The Hip Hop/Rap genre of music has drawn criticism from music enthusiast and common folk alike since its creation in the early 80’s. Since then, rap music has evolved into something much greater and arguably is starting to eclipse rock and roll as the most popular music category.
Just like other music styles before it, during hip-hop’s evolution began to spawn off sub-genres such as Alternative, Drill, Boom Bap, and of course Trap. Trap Music, not to be confused with the Electronic style of the same name, is a style of rap music that originated from the streets of Atlanta, Georgia.
Trap is traditionally defined by its distinctive hi-hat patterns and thumping bass that give it its aggressive and “in your face” sound. Trap music began to reach its pinnacle when rappers like Young Jeezy and Gucci Mane burst on to the music scene with mainstream hits. This allowed Trap to reach broader audiences and it soon became the genre of choice for sports pregame warm ups and parties alike.
Besides the fact that the instrumentals that accompany it are so unique, the flow of lyrics in Trap music is typically much slower than it’s early hip-hop predecessors. More often than not, the lyrics can’t be understood at all by solely listening to them. The lyrics that can be heard are usually about drug use and sale, violence, and other hardships of growing up in lower class impoverished America.
The vulgarity of trap music is probably what draws it’s biggest criticism and could be considered offensive by many. However, the music is merely a reflection of the environment it was created in. People offended by this music style should instead be offended by the problems in our society that lead to the creation of this style.
Fast-forward to 2015 and we observe the emergence of the rap game’s most popular Trap artist at this time, Future. After the split between Future and his then wife, R&B singer Ciara, Future went on a music spree, releasing 7-projects in a less than 365 day span. Among these projects, were 56 Nights, Monster, Purple Reign, Beast Mode, DS2, and What A Time to Be Alive.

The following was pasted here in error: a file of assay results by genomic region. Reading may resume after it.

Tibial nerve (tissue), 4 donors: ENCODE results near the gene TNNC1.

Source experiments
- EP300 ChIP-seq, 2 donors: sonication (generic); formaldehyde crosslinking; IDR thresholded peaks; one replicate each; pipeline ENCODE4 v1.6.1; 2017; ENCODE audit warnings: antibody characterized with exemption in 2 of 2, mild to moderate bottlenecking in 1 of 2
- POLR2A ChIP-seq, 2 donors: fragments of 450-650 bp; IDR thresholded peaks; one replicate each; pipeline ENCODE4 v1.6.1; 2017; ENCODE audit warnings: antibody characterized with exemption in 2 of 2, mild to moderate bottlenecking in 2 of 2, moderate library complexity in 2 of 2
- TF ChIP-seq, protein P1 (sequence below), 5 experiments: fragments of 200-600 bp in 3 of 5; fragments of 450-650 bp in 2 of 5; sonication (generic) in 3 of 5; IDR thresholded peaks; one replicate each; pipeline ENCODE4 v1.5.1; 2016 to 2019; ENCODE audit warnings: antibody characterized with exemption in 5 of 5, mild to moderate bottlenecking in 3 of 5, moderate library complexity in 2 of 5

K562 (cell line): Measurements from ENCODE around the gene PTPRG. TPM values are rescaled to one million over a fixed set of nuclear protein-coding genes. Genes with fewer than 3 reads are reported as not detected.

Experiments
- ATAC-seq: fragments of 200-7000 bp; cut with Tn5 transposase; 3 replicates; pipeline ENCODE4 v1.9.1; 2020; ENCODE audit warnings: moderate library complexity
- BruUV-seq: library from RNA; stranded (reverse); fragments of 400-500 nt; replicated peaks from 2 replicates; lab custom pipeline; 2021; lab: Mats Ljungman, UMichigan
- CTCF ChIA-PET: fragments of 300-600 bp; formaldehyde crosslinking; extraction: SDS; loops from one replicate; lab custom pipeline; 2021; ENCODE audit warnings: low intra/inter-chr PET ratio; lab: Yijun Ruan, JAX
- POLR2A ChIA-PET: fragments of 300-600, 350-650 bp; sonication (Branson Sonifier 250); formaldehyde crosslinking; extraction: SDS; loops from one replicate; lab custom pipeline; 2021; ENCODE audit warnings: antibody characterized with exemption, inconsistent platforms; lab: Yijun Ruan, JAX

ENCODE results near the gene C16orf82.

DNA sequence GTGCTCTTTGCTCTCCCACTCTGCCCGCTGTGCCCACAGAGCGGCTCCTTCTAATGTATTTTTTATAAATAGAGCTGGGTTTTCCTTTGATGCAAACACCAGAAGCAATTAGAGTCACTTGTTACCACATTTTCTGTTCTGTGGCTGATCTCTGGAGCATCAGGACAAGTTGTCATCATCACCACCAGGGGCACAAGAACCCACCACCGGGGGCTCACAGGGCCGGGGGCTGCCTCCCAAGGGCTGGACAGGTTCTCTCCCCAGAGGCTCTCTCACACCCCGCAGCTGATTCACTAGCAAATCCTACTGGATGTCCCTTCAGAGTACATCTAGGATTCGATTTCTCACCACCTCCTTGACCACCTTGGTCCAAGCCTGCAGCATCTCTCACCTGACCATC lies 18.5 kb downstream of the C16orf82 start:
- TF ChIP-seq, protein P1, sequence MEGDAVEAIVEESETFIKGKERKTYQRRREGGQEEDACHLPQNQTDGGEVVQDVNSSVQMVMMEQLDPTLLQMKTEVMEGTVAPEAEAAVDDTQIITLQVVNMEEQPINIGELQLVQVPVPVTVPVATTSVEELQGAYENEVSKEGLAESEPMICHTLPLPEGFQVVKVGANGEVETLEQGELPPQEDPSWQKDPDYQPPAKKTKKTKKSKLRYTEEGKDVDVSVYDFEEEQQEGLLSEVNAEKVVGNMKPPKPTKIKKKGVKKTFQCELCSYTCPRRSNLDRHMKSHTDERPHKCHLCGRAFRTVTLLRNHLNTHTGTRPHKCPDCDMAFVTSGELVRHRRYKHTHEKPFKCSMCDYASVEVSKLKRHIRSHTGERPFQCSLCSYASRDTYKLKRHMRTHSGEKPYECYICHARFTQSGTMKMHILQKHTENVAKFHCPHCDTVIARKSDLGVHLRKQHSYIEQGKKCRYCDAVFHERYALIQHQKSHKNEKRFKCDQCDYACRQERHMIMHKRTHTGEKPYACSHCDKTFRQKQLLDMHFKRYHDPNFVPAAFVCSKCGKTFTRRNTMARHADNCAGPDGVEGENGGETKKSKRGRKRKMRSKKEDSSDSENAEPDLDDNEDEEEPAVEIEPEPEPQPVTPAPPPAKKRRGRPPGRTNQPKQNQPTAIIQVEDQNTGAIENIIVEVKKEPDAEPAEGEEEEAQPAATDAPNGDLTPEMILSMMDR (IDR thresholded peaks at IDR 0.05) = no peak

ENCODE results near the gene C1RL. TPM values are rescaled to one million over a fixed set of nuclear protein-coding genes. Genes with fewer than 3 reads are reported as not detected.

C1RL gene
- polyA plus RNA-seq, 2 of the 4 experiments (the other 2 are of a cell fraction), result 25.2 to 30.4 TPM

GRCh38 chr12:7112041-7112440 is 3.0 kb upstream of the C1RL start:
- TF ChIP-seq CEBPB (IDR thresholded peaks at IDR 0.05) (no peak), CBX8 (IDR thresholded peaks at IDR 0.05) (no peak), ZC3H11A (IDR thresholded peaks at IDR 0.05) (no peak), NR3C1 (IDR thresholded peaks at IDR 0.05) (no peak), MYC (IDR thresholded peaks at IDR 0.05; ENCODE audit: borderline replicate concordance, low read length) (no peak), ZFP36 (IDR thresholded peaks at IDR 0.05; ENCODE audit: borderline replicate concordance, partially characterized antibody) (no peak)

Notorious for his distant melodies and slurred lyrics layered atop beats produced by the equally as popular producer Metro Boomin, Future has taken the game by storm releasing hit after hit. “March Madness” was a summer time anthem; “Big Rings ” was played at the Super Bowl, and “Fly S*** Only” landed Future a deal with Apple Music.
But if his lyrics can barely understood by the untrained ear (yes it takes training to understand what he’s saying) then why is he so popular? Or, is what he is creating even considered music? Well, music is about expression and as much as it pains me to say it, rap music is no longer about lyrics. The simplicity of trap is what gives it universal appeal. It’s not disruptive and can serve as background music to any day-to-day task.
Since it’s not difficult to make, it gives a voice to people who wouldn’t otherwise have an outlet to express themselves. Rap music is evolving and the success of Trap music evidences that. So to all those Trap haters, have an open mind and approach the music differently and you may come out with a new favorite Song or two.